A few years ago, on September 10, I messaged a friend to tell him I was glad he was still alive. I did this because this friend had survived an attempt to end his life, and September 10 is World Suicide Prevention Day – I thought if there was ever a day I wanted this survivor friend of mine to know he was loved, it was today. I hadn’t known him yet when he attempted and I never would have known him if he hadn’t survived. I wanted him to know my life was better because he was still alive to be in it.

My friend responded quickly and told me he didn’t know about the day’s significance, but he was really appreciative that I’d reached out. I smiled, glad to have encouraged him, but as I went about the rest of my day I had an anxiety nagging at me. Was it OK for me to celebrate my own life on this day, too?

I hadn’t (and haven’t) ever attempted to end my life, but I have spent entire years wrestling with the Liar that is Depression, and that Liar has displayed what seems like boundless energy and cruel creativity in talking me towards giving up. I hadn’t ever attempted, but suicide was a demon I had faced down with alarming frequency. I hadn’t taken any tangible action to end my life, but I had overcome persistent pushes toward a permanent ending.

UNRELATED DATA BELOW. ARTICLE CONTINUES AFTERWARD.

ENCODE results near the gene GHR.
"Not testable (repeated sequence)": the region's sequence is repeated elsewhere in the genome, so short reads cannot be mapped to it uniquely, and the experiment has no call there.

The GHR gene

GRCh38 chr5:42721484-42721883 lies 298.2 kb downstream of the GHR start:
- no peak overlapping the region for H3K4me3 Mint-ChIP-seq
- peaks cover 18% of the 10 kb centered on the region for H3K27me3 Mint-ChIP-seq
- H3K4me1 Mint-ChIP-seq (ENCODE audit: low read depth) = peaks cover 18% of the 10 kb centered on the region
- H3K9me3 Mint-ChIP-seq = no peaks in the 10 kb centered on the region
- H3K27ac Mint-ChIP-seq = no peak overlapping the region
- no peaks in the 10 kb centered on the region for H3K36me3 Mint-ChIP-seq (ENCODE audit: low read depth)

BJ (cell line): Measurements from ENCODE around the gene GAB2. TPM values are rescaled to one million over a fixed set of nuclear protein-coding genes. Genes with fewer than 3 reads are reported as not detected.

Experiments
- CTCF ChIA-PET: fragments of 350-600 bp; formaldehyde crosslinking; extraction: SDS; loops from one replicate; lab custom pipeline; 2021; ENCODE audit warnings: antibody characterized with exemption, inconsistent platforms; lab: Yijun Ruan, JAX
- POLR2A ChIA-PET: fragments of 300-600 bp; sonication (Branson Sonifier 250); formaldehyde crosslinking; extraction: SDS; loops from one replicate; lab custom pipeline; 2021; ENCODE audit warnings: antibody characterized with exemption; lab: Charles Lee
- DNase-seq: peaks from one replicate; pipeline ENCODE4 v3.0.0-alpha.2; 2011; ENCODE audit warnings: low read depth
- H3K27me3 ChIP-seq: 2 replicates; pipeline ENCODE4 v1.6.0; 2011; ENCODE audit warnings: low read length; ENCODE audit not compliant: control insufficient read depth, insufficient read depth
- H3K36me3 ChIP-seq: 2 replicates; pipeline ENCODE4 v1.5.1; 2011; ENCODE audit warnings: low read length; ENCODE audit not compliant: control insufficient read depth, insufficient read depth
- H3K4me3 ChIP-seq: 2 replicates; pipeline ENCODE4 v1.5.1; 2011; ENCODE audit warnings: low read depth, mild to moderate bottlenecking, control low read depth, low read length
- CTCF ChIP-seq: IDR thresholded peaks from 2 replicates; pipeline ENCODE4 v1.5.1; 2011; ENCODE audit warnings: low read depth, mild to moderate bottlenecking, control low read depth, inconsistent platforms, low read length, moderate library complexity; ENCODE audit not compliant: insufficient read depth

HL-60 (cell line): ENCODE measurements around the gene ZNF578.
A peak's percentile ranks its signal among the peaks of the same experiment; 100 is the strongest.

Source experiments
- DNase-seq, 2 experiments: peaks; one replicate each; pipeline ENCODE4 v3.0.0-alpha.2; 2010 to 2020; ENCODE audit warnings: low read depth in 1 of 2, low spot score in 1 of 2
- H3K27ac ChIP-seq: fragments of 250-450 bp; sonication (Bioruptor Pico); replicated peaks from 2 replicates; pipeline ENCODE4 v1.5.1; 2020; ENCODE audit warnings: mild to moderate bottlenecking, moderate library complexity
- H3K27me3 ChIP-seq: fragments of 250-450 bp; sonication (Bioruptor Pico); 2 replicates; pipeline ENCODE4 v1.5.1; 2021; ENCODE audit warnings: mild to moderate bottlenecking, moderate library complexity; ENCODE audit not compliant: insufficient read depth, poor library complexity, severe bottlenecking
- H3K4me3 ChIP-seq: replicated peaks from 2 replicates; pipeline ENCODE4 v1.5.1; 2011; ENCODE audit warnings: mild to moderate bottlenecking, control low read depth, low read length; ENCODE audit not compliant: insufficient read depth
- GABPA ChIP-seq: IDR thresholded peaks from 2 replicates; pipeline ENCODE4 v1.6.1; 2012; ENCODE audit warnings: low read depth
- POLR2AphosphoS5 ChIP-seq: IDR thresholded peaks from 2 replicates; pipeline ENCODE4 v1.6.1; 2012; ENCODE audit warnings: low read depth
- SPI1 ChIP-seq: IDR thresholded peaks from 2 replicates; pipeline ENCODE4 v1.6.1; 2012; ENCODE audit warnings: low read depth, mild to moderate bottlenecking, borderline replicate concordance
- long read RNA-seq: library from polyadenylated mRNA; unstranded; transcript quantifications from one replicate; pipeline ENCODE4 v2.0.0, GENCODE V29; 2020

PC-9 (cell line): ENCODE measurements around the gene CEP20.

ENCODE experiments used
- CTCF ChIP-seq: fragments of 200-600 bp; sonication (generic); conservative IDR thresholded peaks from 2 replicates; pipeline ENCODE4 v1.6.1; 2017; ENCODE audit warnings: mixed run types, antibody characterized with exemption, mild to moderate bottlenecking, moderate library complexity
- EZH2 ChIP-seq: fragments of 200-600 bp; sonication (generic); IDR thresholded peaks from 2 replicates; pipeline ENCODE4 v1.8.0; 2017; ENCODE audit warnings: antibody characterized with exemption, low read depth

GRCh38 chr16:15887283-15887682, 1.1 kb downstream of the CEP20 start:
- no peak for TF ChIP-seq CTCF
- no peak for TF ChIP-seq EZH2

But if I’m honest, I don’t think I was really wondering whether my struggle had earned me the title of Survivor or not. The issue wasn’t really whether my life had been sufficiently threatened, but whether my life was sufficiently valuable – whether the breath in my lungs was worth being grateful for. If September 10 were a day for us to acknowledge the struggling, to rally around them and tell them their continued existence was a precious, worthwhile thing, I wasn’t sure whether I belonged in either camp, the ones of the supporters or those worth supporting.

Thankfully, my life looks a lot different now than it did back then. I still wrestle with lies sometimes, but most days, I experience wellness. I even often experience health, and on days when I don’t, I think I see my struggle more clearly – as something that is not my fault and which is not a reflection of my heart, and as something I am far from alone in. September 10 doesn’t bring painful questions for me anymore, and I’m thankful for that. This letter is for those who are still unsure.


If you experience depression, if your depression has tried to undermine your sense of safety or told you that you are better off dead, this day is for you.

If you have acted on those thoughts, this day is for you, but if you haven’t, this day is for you, too. Whether you are finally in a healthy space, struggling towards wellness, or just trying to keep the earth below your feet, this day is yours.